Eye For Film >> Movies >> Panic (2014) Film Review
Reviewed by: Jennie Kermode
Andrew (David Gyasi) is a music journalist taking time out from work as he recovers from mental health problems. He spends a lot of time looking out of the window. Like many people living in tall blocks of flats, he has binoculars, and he has taken to watching the young Chinese woman (Yennis Cheung) who lives in the block across the way. One night he calls in a sex worker, the formidable Amy (Pippa Nixon), who shows his hesitant body a good time; but as she's leaving, she catches sight of a disturbance across the way, of somebody apparently attacking the neighbour. When she refuses to speak to the police and, the next day, the neighbour is nowhere to be seen, Andrew begins to panic.
The references to Rear Window here are obvious, and the set-up has a lot in common with Curtis Hanson's 1987 thriller The Bedroom Window, and with the same essential plot flaw (why doesn't he just tell the police he was with a woman who saw something but won't come forward?), but there's something much darker here, evoking unforgiving British thrillers like Mona Lisa and Eastern Promises. It takes highly skilled work from Gyasi to keep us feeling for this man who might himself have posed a threat to the missing woman, and to have us buy into his obsession to the extent that we accept his determination to find her. His complex performance layers sexual interest with an awareness of the dynamics of privilege, with guilt and a hint of romantic delusion. In his journey into London's underworld he will have his illusions scoured away - and so will many members of the audience.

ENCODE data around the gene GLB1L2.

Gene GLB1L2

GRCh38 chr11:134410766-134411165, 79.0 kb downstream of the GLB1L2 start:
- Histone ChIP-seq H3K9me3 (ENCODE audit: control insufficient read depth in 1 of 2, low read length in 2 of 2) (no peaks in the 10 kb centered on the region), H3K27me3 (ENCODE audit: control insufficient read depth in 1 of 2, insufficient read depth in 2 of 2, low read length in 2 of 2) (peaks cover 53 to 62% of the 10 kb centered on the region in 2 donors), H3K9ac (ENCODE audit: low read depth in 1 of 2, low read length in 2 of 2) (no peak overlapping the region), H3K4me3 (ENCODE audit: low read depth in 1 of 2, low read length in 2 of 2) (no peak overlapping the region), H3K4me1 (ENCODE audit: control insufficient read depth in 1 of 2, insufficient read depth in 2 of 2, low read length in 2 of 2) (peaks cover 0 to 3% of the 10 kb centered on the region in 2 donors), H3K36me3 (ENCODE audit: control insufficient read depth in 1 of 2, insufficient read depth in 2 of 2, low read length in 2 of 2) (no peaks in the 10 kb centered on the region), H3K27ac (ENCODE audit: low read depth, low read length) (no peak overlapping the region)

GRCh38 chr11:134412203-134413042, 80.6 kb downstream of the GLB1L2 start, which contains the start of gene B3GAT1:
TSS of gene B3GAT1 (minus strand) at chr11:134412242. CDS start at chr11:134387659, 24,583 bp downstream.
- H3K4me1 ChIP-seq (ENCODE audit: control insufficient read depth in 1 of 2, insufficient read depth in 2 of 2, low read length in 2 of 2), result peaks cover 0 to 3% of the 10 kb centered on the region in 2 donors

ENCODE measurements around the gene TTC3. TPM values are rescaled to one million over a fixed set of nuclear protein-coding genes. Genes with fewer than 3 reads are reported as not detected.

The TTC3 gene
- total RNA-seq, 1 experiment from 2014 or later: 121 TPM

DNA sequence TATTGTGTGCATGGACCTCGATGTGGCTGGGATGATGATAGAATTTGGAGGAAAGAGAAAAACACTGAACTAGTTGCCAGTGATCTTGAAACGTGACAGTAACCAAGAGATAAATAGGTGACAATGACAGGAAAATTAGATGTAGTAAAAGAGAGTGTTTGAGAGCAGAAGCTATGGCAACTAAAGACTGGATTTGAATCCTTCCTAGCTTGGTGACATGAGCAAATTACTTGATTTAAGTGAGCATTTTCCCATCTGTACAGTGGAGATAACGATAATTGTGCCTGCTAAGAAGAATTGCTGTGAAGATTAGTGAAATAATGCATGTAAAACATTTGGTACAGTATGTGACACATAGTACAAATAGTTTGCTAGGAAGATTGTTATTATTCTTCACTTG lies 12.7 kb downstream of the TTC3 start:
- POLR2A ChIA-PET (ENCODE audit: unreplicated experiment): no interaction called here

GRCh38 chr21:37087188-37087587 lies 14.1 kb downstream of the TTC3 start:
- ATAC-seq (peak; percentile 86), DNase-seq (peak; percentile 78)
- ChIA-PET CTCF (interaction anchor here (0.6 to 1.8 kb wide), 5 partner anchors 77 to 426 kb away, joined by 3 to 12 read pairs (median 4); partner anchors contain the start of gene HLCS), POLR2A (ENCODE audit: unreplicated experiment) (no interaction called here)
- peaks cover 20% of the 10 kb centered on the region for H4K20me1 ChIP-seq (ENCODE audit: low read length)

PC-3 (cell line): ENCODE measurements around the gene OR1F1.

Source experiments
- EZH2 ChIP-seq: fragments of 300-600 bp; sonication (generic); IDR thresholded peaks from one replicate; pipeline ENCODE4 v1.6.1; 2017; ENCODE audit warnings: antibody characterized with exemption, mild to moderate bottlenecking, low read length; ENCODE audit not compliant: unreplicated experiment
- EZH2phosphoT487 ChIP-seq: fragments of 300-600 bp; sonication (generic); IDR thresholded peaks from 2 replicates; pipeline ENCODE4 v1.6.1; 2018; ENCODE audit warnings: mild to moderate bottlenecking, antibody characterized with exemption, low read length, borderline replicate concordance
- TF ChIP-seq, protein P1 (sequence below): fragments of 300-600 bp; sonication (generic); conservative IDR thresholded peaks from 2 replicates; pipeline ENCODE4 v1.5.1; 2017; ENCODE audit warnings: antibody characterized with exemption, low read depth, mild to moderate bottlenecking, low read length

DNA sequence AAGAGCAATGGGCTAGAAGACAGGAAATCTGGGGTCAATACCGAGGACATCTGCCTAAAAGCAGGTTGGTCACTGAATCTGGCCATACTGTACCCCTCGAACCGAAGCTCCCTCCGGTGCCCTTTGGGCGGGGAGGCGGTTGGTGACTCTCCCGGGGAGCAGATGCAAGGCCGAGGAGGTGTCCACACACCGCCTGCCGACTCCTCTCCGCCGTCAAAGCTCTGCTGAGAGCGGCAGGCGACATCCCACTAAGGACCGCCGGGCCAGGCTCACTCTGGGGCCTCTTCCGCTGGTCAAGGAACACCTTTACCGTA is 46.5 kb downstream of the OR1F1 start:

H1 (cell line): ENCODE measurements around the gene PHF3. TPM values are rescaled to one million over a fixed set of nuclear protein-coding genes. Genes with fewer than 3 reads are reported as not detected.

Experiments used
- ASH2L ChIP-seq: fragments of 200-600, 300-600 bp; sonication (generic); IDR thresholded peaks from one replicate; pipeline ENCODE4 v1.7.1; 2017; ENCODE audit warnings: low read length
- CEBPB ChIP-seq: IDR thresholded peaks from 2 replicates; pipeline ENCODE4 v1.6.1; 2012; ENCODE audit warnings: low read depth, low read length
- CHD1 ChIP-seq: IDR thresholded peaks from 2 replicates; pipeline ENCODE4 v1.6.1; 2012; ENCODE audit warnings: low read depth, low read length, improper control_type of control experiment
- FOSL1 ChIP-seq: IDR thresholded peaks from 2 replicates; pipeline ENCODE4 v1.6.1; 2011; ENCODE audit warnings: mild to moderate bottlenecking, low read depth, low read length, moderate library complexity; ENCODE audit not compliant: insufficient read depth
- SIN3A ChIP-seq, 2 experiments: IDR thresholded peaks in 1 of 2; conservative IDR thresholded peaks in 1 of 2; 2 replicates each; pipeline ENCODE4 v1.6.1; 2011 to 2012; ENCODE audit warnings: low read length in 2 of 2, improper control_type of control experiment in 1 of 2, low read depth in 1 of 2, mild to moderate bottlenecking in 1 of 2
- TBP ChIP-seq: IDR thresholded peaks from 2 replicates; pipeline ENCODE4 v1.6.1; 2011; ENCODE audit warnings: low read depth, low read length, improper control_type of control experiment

The story that follows isn't particularly complex or surprising but the focus of the film is more on character and atmosphere than on plot, and in this regard it works well. Importantly, Andrew never comes across as a conventional genre hero. His desperation and his fear upon finding himself in a violent situation is utterly convincing. The viewer is asked not to gaze awestruck at stunts but to empathise, and this enables the film to pack in the thrills whilst keeping things low key and consistent with the realities of London's gang culture. Nixon works well in support, despite having relatively little screentime, with Amy bringing some perspective to Andrew's excitable quest.
The film takes a refreshingly realistic approach to trafficking, expanding the narrative beyond rape, and the presence of Amy complicates its take on sex work. There is also a slight but welcome reflection on gang politics that helps to provide context. Overall it has a rather old fashioned quality, at odds with the sleek 21st Century trappings of Andrew's day to day life. It's difficult to know how this will go down with viewers, but first time writer/director Sean Spencer has made a solid little film with more character than most of its peers, and it's a great calling card.Reviewed on: 11 Nov 2016
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